On December 5th 1948 Schlag was initiated in the Zurich 'Sapere Aude' Masonic Lodge, and on December 15th 1949 into the 'Ludwig Uhland' Lodge in New York; later he came to be disillusioned with both of them, and regretted ever having joined.  The only associations that he valued to the end of his life were the Masonic 'Quatuor Coronati' research Lodge, and his own Hermetische Gesellschaft (Hermetic Society). 
At the beginning of the 1950s Schlag met Metzger for the first time; the latter had already started his own O.T.O. temple on the Soneggstrasse in Zurich. Acquainted with Eugen Grosche, whom he had already visited in Berlin during the 1930s, he also knew Friedrich Lekve, Henri Birven, and Friedrich Mellinger, who left all his books containing Crowley's personal signatures to Schlag; and in 1951 he visited Karl Germer in New York.
After Schlag had been made wait nearby for ten minutes — while Sascha Germer used automatic writing to ask the spirits for advice — Germer's first question to him was "Have you got the ninth degree?" Schlag replied "No!"  If he had answered "Yes" it would have resulted in the appearance of the "Emblems and Modes of Use" document,  which was equivalent to the IX°.  Germer must have felt able to enlist Schlag as an O.T.O. member unconditionally, to have given him responsibility for the European O.T.O. Attempts to persuade him on the part of Germer's friend Tamara Bourkoun (who had previously led a Golden Dawn-type organisation) merely served to discourage Schlag. When Germer asked him what impression he had of Metzger, Schlag said he thought Metzger was "harmless," and hardly the right man for a leading office. Even so, Germer said he wished that Metzger was his successor.  Being a collector, Schlag had brought along his version of "Liber AL",  handwritten by C.F. Russell to show Germer, and claimed that it was Crowley's original 'Holograph Manuscript' of 1904; this assertion would later cause confusion for both Germer and Motta.
After being let down by Metzger, the Grand Master of the Fraternitas Saturni, Eugen Grosche took pains to pass responsibility for Order activities to a capable man, at least within Germany. "It would obviously be quite right as far as you yourself are concerned with Switzerland, and even better where South America is involved, if you were to take the whole lot under your leadership again," Grosche offered to Schlag.  However Schlag never joined a Thelemic organisation, let alone led one.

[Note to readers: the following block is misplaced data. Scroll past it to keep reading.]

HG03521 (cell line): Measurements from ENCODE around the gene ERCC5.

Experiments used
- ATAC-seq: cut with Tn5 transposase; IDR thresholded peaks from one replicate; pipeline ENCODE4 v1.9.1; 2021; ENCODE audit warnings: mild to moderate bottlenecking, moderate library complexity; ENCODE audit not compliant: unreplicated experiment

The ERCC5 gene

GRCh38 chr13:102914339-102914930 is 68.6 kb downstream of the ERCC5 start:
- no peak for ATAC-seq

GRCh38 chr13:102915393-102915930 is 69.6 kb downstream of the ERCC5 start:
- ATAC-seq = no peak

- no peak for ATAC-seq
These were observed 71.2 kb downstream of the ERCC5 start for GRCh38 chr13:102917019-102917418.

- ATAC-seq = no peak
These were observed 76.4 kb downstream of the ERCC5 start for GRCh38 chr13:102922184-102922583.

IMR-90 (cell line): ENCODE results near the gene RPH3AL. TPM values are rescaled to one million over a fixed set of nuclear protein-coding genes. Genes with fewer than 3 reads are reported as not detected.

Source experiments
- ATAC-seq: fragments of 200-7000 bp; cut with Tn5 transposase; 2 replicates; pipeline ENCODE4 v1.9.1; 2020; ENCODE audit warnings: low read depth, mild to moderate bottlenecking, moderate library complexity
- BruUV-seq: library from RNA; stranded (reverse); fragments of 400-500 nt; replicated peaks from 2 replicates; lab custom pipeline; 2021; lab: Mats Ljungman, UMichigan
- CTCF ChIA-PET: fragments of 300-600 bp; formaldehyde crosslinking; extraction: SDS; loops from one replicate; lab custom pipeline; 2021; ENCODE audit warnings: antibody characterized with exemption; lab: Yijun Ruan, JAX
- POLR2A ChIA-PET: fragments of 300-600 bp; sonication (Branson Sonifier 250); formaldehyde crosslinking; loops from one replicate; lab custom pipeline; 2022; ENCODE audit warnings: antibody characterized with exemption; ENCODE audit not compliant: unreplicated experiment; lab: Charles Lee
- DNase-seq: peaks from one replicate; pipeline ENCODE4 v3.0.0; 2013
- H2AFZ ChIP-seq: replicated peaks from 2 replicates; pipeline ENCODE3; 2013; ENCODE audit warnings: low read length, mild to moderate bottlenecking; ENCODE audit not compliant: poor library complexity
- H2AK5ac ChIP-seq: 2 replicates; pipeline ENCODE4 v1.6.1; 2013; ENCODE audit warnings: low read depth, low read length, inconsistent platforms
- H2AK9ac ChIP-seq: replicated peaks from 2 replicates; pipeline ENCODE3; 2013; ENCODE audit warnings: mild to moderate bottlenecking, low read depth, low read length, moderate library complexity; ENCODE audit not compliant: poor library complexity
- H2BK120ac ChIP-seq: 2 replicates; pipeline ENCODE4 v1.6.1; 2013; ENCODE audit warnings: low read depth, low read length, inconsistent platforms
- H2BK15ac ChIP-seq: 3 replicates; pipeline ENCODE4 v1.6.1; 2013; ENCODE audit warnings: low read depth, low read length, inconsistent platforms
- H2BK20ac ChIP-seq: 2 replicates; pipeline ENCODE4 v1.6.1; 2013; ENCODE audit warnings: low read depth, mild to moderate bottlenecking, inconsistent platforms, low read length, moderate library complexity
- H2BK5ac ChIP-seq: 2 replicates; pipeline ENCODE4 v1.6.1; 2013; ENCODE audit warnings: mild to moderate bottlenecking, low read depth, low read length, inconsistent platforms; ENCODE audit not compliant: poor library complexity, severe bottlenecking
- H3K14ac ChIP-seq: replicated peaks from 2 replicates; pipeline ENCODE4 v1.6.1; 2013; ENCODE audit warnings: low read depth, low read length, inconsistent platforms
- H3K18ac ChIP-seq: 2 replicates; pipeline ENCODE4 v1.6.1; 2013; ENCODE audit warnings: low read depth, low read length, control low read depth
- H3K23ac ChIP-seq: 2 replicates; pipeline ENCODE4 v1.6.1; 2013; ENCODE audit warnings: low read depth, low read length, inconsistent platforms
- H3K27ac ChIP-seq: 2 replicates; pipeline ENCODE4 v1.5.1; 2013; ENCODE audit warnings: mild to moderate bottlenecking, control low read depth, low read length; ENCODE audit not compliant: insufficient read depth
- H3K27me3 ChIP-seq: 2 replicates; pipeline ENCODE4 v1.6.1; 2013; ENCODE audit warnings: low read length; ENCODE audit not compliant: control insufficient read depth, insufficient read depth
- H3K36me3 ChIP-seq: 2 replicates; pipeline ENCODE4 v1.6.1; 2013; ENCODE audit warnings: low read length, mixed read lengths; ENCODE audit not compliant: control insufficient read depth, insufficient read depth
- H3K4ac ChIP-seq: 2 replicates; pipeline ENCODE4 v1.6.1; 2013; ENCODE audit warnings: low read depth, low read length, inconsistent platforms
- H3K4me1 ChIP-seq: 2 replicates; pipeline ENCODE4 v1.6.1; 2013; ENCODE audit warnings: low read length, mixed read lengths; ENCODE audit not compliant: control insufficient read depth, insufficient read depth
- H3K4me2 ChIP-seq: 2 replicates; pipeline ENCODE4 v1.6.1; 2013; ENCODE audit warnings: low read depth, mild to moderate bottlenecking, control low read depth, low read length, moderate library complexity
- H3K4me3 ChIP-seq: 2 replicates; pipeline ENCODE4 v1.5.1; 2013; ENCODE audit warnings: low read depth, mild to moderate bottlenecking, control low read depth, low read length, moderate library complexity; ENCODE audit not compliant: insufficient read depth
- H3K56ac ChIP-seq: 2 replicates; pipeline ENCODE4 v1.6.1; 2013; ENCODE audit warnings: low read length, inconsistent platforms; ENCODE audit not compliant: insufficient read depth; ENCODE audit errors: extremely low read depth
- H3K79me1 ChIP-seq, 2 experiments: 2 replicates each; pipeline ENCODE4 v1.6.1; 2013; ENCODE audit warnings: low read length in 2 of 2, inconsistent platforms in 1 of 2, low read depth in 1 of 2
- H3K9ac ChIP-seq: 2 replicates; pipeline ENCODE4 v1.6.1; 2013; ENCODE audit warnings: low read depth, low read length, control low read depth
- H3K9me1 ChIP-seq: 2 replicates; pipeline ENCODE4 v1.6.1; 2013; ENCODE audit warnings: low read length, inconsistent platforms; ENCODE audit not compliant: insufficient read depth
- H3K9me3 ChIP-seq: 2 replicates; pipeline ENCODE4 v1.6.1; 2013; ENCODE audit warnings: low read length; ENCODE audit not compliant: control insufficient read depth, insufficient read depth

Magick Without Schlag ?
In January 1955 Schlag visited Jane Wolfe, who was now a member of the Crowleyan O.T.O. in California, Phyllis Wade (Seckler) and the Burlingames. His visit had a great effect on Jane Wolfe's life, as she was convinced that he was a secret emissary of the AA. On Jane Wolfe, see John Symonds, King of the Shadow Realm p. 246 and "ITC" Vol. II Nº 5, p. 7.
Jane Wolfe set her feelings about Oscar Schlag down in her diary:
"Sunday, January 23 . At the Burlingames, after dinner in a restaurant. During the conversation I felt a vibration between S[chlag] and myself... Later I said to myself: This man has something for me.
Tuesday afternoon, January 25, the B's, S. and myself, spent three hours with Phyllis and Mar[...] in Santa Monica. Phyllis, Jane and Schlag sat on a divan, Jane in the middle. Phyllis went out to make coffee — attention was centred elsewhere — S. said to me, 'To aid you is now my task.'